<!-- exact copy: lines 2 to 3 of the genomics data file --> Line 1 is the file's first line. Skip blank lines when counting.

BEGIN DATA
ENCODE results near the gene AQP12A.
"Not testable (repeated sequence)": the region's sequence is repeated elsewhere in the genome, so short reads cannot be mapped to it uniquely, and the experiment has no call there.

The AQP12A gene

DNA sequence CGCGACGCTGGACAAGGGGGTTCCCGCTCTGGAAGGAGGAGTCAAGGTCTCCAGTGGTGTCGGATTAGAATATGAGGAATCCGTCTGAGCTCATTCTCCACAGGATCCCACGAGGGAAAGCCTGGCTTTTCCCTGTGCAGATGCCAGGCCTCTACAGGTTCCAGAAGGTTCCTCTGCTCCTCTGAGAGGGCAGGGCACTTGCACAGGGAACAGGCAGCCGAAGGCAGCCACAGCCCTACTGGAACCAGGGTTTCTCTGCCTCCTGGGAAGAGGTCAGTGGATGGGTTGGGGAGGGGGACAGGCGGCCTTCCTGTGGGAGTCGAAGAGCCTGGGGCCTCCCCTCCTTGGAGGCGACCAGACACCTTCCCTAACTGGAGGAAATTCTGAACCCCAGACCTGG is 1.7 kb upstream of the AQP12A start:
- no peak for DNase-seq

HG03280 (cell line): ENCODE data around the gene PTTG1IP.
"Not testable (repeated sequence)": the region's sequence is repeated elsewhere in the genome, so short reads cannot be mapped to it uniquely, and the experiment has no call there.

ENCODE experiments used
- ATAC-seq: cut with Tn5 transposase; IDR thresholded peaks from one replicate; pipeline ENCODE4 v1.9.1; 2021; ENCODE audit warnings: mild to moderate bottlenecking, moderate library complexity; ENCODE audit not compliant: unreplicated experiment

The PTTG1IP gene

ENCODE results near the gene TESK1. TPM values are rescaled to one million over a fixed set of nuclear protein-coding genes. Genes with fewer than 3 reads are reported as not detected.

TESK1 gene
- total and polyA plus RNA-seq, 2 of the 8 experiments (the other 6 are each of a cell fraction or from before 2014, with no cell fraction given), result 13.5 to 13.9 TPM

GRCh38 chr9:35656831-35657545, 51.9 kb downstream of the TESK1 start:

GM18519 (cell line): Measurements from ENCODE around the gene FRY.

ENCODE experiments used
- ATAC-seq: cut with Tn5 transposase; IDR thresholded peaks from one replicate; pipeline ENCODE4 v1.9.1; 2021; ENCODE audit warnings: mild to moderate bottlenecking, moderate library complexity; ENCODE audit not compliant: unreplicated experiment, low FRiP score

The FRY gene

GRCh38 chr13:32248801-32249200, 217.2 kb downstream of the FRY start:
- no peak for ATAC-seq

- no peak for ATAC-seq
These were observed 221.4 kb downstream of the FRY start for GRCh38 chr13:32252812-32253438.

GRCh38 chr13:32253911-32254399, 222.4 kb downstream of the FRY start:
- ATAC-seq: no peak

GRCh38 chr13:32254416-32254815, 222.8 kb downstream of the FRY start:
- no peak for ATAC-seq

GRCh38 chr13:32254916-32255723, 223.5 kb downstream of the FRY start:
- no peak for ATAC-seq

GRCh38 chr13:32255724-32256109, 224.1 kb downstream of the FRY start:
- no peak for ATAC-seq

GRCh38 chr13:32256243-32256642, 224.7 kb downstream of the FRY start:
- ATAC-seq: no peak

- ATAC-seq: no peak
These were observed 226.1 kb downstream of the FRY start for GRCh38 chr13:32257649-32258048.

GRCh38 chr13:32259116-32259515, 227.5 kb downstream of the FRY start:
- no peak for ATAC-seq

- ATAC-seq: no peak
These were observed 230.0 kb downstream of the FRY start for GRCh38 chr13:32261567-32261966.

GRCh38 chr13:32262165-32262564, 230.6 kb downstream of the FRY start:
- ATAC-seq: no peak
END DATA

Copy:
"Not testable (repeated sequence)": the region's sequence is repeated elsewhere in the genome, so short reads cannot be mapped to it uniquely, and the experiment has no call there.

The AQP12A gene